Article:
Dr. Jerry Pelletier receives Canadian Cancer Society Award

Source files: Canadian Cancer Society
This article was originally published on Med e-News.

On November 18, 2019, the Canadian Cancer Society (CCS) announced the winners of its most prestigious awards: the Canadian Cancer Society Awards for Excellence in Cancer Research.

The 2019 award recipients are driving game-changing advancements in cancer research, particularly in the areas of precision medicine, radiation therapy and drug development. Their work spans across multiple cancer types and fields of research, from understanding the cellular processes underlying cancer to clinical trials that have transformed the standard of care for cancer around the world. Collectively, their efforts are changing the ways we prevent, diagnose, treat and live with and beyond cancer.

Dr. Jerry Pelletier

Included among this year’s recipients is McGill University’s Dr. Jerry Pelletier, Professor in the Departments of Biochemistry and Oncology and a member of the Goodman Cancer Research Centre. Dr. Pelletier was awarded the Robert L. Noble Prize.

“The credit here goes to all the people in my lab who work so hard day-in and day-out to move the boundaries of knowledge,” says Dr. Pelletier. “I am grateful to the CCS for their recognition of this and am very humbled by it. To me, it is a symbol of solidarity between those who are making a difference to the cancer problem in the lab, with those many volunteers and donors who work tirelessly to raise money for research, and with the cancer patients themselves.”

Dr. Pelletier is a world-renowned expert in research on translation, the process by which proteins are made. Translation is a critical process for cell growth but when it goes awry, it can lead to cancer. Dr. Pelletier is internationally recognized for seminal contributions he made about how protein synthesis begins and how it is controlled. He also identified several new drugs that can stop proteins from being made and have shown great promise as treatments for a number of different cancers. Thanks to his work, new drugs are being tested and developed as therapies to help people with cancer and many other diseases.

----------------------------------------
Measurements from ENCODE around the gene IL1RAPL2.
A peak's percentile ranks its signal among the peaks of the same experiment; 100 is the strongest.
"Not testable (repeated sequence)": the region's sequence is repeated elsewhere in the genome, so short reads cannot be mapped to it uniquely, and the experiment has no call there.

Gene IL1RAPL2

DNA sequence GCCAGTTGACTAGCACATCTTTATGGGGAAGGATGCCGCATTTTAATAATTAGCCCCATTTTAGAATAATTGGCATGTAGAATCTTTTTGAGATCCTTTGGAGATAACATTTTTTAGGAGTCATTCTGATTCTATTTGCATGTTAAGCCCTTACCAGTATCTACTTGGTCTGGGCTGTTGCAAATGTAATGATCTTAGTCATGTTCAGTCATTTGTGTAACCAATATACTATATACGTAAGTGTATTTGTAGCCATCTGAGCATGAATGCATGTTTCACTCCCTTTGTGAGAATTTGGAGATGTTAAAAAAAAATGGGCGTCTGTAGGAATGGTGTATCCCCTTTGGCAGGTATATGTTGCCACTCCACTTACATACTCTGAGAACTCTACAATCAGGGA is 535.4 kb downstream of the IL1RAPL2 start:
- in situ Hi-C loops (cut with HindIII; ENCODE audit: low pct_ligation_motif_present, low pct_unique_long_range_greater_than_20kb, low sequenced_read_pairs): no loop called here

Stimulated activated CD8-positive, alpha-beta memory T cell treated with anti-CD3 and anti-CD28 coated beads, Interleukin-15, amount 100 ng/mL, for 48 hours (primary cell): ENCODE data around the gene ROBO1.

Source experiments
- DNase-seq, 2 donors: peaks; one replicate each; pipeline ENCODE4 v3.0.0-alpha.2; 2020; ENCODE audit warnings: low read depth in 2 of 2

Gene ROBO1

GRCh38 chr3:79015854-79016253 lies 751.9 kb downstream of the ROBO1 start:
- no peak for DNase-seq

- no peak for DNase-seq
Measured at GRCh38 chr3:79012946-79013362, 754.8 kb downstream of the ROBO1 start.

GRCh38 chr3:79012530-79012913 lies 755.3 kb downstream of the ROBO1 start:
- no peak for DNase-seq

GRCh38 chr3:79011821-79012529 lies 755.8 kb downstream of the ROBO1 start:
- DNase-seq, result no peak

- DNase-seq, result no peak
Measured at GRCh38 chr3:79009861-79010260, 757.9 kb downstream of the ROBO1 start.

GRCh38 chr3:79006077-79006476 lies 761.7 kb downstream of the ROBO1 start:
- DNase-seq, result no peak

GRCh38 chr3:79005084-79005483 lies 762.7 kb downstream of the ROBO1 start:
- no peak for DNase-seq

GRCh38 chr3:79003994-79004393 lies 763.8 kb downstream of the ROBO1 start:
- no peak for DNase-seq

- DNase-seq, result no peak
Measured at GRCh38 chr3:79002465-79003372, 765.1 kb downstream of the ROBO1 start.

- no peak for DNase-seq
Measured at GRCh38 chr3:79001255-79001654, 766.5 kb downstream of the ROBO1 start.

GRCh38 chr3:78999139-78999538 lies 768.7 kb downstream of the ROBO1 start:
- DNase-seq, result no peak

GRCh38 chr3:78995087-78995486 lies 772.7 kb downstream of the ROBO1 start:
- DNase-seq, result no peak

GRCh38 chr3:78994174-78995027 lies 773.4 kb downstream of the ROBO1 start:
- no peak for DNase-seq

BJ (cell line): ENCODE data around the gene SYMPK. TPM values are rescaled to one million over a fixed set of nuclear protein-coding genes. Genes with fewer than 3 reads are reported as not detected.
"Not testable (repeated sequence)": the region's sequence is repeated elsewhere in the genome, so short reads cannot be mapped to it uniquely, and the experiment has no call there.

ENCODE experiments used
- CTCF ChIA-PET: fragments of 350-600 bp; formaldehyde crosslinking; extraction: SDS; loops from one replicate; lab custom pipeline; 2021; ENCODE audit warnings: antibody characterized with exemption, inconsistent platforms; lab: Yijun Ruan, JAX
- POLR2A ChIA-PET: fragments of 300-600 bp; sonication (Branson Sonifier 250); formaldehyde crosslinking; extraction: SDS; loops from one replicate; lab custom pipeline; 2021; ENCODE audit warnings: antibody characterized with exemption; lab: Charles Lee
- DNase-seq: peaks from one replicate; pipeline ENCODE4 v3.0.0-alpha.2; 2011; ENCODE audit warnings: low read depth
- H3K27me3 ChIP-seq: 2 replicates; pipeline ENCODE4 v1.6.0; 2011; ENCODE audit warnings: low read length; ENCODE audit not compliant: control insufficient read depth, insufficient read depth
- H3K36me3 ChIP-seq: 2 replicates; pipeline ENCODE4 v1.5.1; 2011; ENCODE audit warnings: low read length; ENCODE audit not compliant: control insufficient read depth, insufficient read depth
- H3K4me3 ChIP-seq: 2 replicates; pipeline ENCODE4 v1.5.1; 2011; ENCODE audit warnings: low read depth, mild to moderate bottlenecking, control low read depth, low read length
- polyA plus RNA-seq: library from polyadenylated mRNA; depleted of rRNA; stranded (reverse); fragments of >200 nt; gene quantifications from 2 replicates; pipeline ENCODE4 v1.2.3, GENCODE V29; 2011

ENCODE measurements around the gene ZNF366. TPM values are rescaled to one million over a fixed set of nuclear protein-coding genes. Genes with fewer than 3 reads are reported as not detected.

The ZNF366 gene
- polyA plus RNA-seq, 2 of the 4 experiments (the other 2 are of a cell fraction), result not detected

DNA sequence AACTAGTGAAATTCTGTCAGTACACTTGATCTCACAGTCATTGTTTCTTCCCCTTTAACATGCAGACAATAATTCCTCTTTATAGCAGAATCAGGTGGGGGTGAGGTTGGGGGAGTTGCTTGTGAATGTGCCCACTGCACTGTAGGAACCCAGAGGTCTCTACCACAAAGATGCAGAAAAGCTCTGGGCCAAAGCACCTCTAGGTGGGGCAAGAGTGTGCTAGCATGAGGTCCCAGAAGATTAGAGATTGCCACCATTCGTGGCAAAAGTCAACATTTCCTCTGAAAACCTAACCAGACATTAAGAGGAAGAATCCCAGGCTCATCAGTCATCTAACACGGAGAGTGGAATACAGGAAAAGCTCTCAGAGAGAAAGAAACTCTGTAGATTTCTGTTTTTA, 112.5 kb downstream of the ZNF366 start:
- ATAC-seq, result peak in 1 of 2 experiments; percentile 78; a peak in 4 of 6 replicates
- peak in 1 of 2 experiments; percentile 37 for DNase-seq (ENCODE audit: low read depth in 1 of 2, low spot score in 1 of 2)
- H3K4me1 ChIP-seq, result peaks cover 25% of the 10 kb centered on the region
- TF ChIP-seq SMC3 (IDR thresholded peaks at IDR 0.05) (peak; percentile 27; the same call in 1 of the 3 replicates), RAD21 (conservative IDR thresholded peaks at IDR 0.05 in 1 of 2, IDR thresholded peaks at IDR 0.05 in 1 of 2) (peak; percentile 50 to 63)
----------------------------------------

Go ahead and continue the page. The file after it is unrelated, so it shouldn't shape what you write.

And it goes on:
“Today’s winners have shown tremendous dedication to the cancer cause. Their work has had significant impact on both the cancer research community and the lives of people affected by cancer,” says Dr Judy Bray, Vice President of Research at CCS. “It is thanks to research advancements made by scientists like our award recipients that the overall cancer survival rate has increased from 55% in the early 1990s to 63% today, and I have no doubt we will continue to see progress as a result of their efforts.”

The Awards for Excellence promote and recognize outstanding achievements and progress in Canadian cancer research. Nominees for the award are evaluated by a selection committee comprised of leading researchers from across the country who serve on CCS’s Advisory Council on Research along with previous award winners. Each award comes with a contribution to the recipient’s research program. Award winners will be honoured at a ceremony in Toronto today hosted by Canadian actor Allan Hawco.

“With nearly 1 in 2 Canadians expected to be diagnosed with cancer in their lifetime, there is still much more that needs to be done to create a world where no Canadian fears cancer,” says Bray. “That’s why we continue to invest in innovative and impactful cancer research in communities across Canada to help people to live longer and enhance their quality of life. We are grateful to our funded researchers for their tireless work in helping us achieve this goal and to our donors for making all of this possible.”

Congratulations Dr. Pelletier!

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